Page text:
Declines in human immunodeficiency virus (HIV)–related mortality between 1995 and 1996 were seen across the United States but were small to nonexistent among people in marginalized sectors who are most likely to contract HIV and die of its effects. No comprehensive analysis describing HIV-related mortality in 1997 was available.
To describe Chicago's HIV-related mortality trends up to and including 1997, with specific attention focused on marginalized populations.
An analysis of cross-sectional HIV-related mortality data with emphasis on the years 1995 through 1997 was conducted for Chicago, Ill. Numbers, proportions, and rates of declines in HIV-related deaths were examined for the city as a whole and also among those diagnosed at Cook County Hospital, as a proxy for people with very low socioeconomic status.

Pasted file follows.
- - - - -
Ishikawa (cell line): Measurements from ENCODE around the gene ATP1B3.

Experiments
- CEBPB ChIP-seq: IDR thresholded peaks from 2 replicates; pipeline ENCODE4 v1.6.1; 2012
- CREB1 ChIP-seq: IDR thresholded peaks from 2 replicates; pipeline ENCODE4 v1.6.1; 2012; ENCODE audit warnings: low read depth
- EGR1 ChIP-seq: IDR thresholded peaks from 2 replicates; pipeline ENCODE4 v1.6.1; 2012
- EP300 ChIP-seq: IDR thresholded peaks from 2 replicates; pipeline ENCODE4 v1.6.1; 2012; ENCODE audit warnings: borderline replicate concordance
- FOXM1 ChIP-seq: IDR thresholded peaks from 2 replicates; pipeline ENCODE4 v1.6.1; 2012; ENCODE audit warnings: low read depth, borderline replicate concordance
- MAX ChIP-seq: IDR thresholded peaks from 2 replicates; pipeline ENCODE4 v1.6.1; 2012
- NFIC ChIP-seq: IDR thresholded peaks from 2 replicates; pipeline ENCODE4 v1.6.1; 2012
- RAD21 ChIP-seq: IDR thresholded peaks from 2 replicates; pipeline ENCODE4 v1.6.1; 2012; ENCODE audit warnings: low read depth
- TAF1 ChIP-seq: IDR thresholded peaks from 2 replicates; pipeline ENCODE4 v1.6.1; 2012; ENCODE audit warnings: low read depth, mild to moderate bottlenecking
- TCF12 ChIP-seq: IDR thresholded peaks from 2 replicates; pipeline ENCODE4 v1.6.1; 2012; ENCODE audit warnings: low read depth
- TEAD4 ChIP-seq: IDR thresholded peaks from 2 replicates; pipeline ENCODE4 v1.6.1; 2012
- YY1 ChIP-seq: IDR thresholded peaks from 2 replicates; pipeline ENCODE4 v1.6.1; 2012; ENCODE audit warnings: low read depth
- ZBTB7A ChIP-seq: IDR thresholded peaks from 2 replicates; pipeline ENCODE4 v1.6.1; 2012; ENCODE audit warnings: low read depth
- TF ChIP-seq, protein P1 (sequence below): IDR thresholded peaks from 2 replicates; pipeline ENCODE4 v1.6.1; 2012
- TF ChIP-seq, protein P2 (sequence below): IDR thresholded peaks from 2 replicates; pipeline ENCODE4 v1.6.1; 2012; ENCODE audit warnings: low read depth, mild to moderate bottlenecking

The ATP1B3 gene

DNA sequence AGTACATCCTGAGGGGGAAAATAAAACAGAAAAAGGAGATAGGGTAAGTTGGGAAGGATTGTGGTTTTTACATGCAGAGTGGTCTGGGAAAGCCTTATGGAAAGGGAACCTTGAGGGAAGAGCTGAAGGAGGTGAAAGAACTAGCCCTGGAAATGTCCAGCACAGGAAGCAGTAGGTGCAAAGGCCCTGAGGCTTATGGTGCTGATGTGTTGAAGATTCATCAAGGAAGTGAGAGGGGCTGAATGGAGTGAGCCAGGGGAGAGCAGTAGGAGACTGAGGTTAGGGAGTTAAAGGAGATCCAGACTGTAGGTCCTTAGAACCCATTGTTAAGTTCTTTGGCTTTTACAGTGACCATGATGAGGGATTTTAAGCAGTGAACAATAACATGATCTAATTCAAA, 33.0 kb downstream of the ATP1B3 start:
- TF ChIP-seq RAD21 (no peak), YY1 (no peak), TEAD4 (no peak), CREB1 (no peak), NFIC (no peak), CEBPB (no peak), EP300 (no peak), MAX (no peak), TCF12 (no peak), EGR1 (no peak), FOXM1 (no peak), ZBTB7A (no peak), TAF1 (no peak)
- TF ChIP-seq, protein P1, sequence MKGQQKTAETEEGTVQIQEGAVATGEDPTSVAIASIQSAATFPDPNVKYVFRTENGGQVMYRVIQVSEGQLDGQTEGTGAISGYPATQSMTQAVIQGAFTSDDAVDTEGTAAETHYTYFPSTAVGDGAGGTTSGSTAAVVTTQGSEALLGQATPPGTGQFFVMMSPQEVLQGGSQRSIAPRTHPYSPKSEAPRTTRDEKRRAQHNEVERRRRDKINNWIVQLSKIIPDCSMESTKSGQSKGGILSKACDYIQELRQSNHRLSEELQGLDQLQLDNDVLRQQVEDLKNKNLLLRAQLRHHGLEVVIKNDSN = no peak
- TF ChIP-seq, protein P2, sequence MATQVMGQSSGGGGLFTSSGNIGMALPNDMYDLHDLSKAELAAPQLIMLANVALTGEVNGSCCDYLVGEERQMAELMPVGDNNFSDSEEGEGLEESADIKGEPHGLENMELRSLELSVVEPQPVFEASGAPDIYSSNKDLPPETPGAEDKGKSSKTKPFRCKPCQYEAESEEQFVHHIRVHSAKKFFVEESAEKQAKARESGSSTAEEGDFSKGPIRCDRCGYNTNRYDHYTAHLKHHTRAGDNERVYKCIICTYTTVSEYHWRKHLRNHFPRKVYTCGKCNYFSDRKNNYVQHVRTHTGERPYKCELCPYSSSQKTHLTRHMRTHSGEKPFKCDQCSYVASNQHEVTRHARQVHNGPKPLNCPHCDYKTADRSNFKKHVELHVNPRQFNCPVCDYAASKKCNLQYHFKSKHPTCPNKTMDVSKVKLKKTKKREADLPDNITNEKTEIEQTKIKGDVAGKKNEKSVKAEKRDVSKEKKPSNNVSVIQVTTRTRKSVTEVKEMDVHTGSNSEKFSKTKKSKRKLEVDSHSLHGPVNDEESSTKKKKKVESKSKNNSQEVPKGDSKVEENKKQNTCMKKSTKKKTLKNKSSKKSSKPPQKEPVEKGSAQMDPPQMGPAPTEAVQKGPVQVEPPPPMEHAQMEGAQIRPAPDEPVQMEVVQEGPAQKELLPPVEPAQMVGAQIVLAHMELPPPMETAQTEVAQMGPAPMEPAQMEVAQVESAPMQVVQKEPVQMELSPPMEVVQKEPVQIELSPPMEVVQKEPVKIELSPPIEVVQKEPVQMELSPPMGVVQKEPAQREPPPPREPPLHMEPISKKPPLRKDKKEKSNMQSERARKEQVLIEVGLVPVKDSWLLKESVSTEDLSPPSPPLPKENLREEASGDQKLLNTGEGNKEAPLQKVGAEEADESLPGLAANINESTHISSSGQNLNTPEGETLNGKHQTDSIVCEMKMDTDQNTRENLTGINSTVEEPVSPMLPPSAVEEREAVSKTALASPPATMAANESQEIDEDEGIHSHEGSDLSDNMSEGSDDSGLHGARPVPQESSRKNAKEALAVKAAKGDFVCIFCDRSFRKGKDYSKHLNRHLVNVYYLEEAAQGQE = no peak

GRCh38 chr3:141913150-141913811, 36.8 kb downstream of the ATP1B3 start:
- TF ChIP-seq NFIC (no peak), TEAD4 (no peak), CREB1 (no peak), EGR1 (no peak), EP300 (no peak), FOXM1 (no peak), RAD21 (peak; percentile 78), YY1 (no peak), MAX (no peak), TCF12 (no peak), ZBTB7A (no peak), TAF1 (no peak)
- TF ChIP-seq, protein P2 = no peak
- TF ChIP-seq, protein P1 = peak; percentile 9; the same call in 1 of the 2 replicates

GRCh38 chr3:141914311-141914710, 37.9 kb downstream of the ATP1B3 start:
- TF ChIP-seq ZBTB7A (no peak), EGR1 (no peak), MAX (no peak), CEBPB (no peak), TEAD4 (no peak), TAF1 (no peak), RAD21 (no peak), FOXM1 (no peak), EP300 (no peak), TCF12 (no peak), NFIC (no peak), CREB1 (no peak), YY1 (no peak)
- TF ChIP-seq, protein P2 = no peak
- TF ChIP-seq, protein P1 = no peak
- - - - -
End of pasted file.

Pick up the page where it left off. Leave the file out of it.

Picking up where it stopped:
Between 1995 and 1996 there was an overall decline of 19% in HIV-related mortality in Chicago but small or no declines among women, African Americans, Hispanics, injection drug users, and people aged 20 to 29 years and more than 50 years. Between 1995 and 1997 there was an overall decline of 61%. At that time the declines were spread more evenly across diverse groups. There were almost no significant differences between the declines for these groups at Cook County Hospital and in the rest of Chicago.
The HIV-related mortality has fallen dramatically in Chicago since 1995, the year of its maximum. During 1997, declines were seen among all groups. Declines were also seen among the most disenfranchised of the city. Access to care and the new combination therapies are apparently sustaining life for many in Chicago.